Limits...
The use of modern imaging techniques in the diagnosis and treatment planning of patients with orbital floor fractures.

Loba P, Kozakiewicz M, Elgalal M, Stefańczyk L, Broniarczyk-Loba A, Omulecki W - Med. Sci. Monit. (2011)

Bottom Line: Dynamic magnetic resonance imaging (dMRI) was performed, which revealed restriction of the left inferior rectus muscle in its central section.A patient-specific anatomical model was prepared on the basis of 3-dimensional computed tomography (CT) study of the intact orbit, which was used to prepare a custom pre-bent titanium mesh implant.Modern imaging techniques such as dMRI and 3-dimensional CT reconstruction allow us to better understand the pathophysiology of orbital floor fractures and to precisely plan surgical treatment.

View Article: PubMed Central - PubMed

Affiliation: Department of Ophthalmology, Medical University of Lodz, University Hospital No 1, Lodz, Poland. ploba@onet.pl

ABSTRACT

Background: Ocular motility impairment associated with orbital trauma may have several causes and manifest with various clinical symptoms. In some cases orbital reconstructive surgery can be very challenging and the results are often unsatisfactory. The use of modern imaging techniques aids proper diagnosis and surgical planning.

Case report: The authors present the case of a 29-year-old male who sustained trauma to the left orbit. Orthoptic examination revealed limited supra- and infraduction of the left eye. The patient reported diplopia in upgaze and downgaze with primary position spared. Dynamic magnetic resonance imaging (dMRI) was performed, which revealed restriction of the left inferior rectus muscle in its central section. A patient-specific anatomical model was prepared on the basis of 3-dimensional computed tomography (CT) study of the intact orbit, which was used to prepare a custom pre-bent titanium mesh implant. The patient underwent reconstructive surgery of the orbital floor.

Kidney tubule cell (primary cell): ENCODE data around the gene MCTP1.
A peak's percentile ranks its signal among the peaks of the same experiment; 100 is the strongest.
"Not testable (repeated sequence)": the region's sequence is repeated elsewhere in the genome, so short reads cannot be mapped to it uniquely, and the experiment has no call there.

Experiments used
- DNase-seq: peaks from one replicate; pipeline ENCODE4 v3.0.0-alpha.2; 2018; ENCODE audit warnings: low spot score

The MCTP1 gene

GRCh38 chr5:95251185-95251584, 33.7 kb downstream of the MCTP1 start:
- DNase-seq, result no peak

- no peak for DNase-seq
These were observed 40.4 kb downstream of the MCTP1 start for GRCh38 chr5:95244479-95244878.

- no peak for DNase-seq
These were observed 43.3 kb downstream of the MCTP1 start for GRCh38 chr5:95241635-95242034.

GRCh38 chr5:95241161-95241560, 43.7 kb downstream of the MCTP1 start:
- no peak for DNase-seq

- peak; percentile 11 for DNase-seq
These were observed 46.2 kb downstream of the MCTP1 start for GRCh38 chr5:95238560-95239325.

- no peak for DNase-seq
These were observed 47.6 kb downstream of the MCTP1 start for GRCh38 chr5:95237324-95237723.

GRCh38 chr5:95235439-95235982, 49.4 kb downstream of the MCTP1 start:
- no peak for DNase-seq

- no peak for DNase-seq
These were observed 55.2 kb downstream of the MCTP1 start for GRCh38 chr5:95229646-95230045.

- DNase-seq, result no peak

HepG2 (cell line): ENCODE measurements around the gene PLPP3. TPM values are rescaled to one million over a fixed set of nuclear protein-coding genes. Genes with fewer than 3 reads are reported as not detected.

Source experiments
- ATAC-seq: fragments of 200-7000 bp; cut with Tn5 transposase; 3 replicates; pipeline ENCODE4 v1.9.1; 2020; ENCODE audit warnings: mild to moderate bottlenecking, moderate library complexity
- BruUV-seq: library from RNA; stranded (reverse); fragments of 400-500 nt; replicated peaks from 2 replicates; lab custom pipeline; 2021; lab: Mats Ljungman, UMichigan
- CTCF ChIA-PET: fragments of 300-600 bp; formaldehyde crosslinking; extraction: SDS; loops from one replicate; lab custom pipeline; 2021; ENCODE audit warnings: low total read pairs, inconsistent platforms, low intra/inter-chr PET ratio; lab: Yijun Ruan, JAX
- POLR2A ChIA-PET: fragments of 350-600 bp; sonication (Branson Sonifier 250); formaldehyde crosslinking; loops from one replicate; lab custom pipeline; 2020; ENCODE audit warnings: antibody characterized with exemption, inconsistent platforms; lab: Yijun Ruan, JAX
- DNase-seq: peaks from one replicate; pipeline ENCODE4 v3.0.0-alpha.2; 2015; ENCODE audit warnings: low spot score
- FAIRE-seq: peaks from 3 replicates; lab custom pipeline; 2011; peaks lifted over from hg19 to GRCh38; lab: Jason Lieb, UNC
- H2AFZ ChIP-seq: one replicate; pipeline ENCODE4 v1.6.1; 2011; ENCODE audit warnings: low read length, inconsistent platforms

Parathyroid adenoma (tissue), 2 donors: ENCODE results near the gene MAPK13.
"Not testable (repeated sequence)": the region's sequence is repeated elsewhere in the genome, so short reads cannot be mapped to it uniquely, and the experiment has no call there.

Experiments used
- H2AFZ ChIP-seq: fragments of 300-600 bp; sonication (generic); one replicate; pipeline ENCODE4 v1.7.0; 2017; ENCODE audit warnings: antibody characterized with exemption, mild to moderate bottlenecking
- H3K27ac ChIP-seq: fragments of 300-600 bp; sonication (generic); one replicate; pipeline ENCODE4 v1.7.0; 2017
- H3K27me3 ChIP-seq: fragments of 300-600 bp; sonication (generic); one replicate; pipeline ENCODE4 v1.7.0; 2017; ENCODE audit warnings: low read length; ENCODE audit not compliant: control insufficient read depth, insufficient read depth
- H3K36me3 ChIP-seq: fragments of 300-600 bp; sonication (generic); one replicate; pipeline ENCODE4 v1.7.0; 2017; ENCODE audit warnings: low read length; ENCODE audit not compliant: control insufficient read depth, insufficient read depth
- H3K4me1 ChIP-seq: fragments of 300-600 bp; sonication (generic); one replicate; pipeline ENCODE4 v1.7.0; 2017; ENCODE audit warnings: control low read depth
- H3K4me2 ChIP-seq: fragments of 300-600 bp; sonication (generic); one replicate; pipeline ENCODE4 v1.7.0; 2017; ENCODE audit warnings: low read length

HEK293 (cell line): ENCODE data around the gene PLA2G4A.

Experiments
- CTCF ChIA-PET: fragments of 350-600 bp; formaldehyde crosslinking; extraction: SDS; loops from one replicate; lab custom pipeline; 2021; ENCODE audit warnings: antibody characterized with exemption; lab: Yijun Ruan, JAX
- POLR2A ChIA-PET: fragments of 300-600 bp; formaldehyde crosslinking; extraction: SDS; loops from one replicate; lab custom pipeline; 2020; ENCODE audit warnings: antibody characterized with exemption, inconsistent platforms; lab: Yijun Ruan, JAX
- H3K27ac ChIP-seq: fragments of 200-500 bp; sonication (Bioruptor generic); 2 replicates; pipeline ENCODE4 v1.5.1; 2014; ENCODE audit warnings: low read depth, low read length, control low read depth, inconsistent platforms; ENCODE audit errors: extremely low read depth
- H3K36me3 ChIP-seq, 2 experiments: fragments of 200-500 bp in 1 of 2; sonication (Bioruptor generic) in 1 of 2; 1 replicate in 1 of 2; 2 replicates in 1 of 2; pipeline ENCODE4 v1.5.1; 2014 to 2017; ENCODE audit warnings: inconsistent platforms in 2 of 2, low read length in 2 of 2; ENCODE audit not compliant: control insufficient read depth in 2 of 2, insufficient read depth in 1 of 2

Conclusions: Modern imaging techniques such as dMRI and 3-dimensional CT reconstruction allow us to better understand the pathophysiology of orbital floor fractures and to precisely plan surgical treatment.

Show MeSH

Related in: MedlinePlus

Magnetic Resonance sagittal scans of the fractured orbit (T2-dependet images). Lack of signal in the area of bone tissue. Part of the inferior rectus muscle has been displaced into the maxillary sinus. Arrow indicates the zone of tissue entrapment. (A) 30° upgaze, (B) Primary position, (C) 30° downgaze.
© Copyright Policy
Related In: Results  -  Collection


getmorefigures.php?uid=PMC3539610&req=5

f3-medscimonit-17-8-cs94: Magnetic Resonance sagittal scans of the fractured orbit (T2-dependet images). Lack of signal in the area of bone tissue. Part of the inferior rectus muscle has been displaced into the maxillary sinus. Arrow indicates the zone of tissue entrapment. (A) 30° upgaze, (B) Primary position, (C) 30° downgaze.

Mentions: In then particular patient the dMRI was focused on the action of the left inferior rectus muscle (1.5T MRI, Siemens Avanto). It exhibited a sudden increase in its cross-sectional area when measured in the coronal plane on slices representing the central part of the muscle body. Additionally, on the sagittal scans the site of restriction was clearly visible, especially during 30° upgaze (Figure 3). These findings were consistent with theoretical considerations suggesting that in certain cases of limited depression and elevation the former does not result from muscle paresis but from its restriction in its central section. In such patients the effective contractile force of the inferior rectus is reduced because only its anterior part is capable of rotating the globe [10].